We had a ‘family movie night’ today. It’s really an excuse to eat while watching a film, snuggle together on the sofa and glance at each other over jokes and sad bits. Some of the closest moments I have exchanged with the kids were during these fun nights, and as we flicked through the offerings today – Disney Planes on Netflix was a unanimous YES!!
Planes centres on Dusty the crop duster, who dreams of flying in a race around the world. But in order to qualify, he has to overcome his fear of heights.
We’re in a restaurant and my toddler is screaming. I feel your eyes on us, but I make no move to leave. When I return your stare, I see you look away quickly; not so fast, though, that I don’t catch your eye-roll. I can feel your annoyance coming at me in waves. And you know what? I could not care less. And we’re not moving.
“Wait for me!” yelled my 4 year old daughter, Dari. My 8 year old son, Phineas and his older buddy had already raced out of our yard. They were half way up the street by the time my daughter got to our backyard gate. She couldn’t reach the latch and burst into tears.
“You can’t go with them, honey,” I told her. “You’re too young.”
I have been passionate about food and drink my entire life. I have been a culinary broadcaster and writer for over 20 years. Long ago, I became weary of fads and gimmicks in the food world passing as new “essentials”. So when I am delighted by a new product, it usually is accompanied by an element of surprise reminding me of what I still love about food and food people. Barilla Pronto Pasta delighted and happily surprised me when I dared it to star in my traditional, Boston inspired, Fourth of July celebration.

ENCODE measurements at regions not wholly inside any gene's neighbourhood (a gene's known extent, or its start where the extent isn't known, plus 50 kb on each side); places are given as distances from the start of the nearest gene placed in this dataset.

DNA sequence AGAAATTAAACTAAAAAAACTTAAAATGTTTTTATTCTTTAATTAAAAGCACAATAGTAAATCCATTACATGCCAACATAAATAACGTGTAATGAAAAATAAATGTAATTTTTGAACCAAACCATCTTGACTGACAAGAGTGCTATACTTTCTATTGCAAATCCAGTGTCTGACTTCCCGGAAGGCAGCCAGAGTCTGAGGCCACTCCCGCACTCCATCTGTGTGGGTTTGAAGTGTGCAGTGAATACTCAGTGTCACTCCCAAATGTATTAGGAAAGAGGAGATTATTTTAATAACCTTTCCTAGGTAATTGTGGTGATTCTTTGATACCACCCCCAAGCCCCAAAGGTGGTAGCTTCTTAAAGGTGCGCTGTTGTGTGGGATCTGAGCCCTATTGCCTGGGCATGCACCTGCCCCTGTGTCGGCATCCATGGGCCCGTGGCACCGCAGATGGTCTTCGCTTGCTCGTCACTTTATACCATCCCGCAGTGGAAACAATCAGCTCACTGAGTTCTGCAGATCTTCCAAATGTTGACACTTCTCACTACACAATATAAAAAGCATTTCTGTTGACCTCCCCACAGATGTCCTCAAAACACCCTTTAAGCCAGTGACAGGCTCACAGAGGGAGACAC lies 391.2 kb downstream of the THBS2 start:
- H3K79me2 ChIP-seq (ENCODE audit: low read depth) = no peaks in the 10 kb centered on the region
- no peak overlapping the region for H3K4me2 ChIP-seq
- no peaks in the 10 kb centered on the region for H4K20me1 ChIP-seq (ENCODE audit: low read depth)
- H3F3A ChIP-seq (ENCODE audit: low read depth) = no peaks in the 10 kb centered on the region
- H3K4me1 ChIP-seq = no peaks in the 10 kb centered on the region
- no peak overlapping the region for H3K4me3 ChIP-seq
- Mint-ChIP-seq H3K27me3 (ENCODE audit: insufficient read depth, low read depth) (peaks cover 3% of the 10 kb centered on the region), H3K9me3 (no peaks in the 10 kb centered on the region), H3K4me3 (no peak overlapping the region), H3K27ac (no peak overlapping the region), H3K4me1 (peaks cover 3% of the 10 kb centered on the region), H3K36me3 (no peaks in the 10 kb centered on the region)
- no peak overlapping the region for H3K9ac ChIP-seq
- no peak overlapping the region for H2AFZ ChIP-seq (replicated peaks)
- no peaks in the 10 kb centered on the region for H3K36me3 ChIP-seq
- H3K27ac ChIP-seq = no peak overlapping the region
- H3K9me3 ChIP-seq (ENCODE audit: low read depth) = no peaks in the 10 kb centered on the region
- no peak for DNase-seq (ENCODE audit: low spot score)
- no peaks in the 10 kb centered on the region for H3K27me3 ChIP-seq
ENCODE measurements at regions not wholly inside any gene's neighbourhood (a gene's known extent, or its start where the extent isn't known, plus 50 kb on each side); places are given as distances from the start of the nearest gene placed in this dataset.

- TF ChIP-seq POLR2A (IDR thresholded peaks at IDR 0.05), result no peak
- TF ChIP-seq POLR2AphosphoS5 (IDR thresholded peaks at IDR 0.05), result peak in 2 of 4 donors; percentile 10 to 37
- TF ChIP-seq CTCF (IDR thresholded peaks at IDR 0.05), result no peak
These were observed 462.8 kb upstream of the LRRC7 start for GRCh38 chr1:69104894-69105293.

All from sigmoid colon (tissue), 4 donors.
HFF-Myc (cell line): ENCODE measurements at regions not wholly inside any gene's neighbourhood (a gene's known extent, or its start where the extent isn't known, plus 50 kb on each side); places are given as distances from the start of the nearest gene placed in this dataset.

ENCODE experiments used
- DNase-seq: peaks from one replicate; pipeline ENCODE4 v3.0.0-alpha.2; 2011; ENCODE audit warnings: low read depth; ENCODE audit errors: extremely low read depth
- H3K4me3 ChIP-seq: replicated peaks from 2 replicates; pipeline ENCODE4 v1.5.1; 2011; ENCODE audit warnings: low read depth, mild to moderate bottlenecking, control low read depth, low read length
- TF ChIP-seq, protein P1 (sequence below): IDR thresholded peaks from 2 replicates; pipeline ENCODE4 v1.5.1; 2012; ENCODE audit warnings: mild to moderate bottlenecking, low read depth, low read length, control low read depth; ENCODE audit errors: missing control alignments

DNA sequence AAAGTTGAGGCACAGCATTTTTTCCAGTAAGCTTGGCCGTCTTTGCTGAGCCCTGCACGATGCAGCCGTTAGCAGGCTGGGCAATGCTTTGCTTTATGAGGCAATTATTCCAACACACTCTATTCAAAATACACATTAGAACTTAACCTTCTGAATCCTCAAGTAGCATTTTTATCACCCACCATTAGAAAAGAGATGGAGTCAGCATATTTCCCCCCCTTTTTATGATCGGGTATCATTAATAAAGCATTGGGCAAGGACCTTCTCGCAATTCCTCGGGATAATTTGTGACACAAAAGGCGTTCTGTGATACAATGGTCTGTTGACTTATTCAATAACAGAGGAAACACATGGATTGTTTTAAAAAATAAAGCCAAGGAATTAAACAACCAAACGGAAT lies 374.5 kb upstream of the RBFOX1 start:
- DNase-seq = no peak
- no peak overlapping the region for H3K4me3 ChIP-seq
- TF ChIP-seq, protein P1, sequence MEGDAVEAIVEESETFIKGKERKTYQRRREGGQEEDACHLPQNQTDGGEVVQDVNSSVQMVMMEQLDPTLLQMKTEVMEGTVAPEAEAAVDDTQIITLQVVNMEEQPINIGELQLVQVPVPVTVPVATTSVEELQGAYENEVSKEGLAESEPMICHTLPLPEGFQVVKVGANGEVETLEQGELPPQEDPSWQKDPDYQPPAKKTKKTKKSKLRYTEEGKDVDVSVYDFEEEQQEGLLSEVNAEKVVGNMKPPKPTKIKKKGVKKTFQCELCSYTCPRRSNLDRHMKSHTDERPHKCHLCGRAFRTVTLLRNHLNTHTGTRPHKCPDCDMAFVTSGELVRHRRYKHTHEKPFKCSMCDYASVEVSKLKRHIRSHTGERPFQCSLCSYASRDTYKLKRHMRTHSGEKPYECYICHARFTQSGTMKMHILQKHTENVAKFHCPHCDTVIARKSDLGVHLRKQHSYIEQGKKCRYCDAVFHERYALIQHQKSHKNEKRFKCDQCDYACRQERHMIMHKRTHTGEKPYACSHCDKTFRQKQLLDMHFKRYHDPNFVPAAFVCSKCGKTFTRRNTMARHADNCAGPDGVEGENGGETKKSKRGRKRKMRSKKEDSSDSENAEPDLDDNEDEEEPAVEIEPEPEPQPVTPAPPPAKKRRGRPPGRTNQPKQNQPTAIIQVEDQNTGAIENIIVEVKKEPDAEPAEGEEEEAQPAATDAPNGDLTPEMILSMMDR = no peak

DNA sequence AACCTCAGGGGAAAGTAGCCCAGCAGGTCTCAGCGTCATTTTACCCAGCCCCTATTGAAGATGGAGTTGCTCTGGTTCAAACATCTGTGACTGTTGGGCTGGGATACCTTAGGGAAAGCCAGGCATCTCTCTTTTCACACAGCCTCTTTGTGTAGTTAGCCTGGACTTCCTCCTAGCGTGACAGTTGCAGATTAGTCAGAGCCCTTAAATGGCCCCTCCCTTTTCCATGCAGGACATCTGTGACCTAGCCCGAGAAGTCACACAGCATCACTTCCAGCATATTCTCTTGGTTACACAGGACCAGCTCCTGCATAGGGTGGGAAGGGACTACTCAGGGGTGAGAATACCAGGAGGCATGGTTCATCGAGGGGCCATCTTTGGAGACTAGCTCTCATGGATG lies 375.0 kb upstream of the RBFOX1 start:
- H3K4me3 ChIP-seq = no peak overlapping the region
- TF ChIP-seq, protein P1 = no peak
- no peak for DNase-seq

We look forward to summer break at our house. It is a time when we cut down on activities and well… just, “be.” It never seems to fail though, a week after school lets out, the kids are complaining about being bored. My co-author and her kids came up with a list of ideas to do at their house. This isn’t a list of intricate crafts, projects or extravagant destinations—it’s a simple list. In fact, it’s a list of things that quite often, I forget are an option.
Checking off a couple of her list items, I realized that it’s easy to do fun things with kids, because all they want is our time. If we are there, present, in the moment and playing with them, they’re happy. So I decided to make a second simple list of some of the greatest things that you might consider doing with your kids this summer.
“Your child’s success or lack of success in sports does not indicate what kind of parent you are. But, having an athlete that is coachable, respectful, a great teammate, mentally tough, resilient, and who tries their best is a direct reflection of your parenting.”
Oh, just shut up. Really.
I’ve seen this sign crop up more than a few times in my Facebook feed, and every single time I think: listen, you sanctimonious super-parent-slash-sign-maker—you are wrong, and you’re not helping anyone.
Let’s think about it, for a moment. Kids come in all shapes and sizes, and are blessed with all manner of abilities and personalities. No two children are alike, and yet, if for some reason your child is not quite coachable, respectful, mentally tough….the list goes on, then you have failed?
That’s what this sign is telling me.
I call bullshit.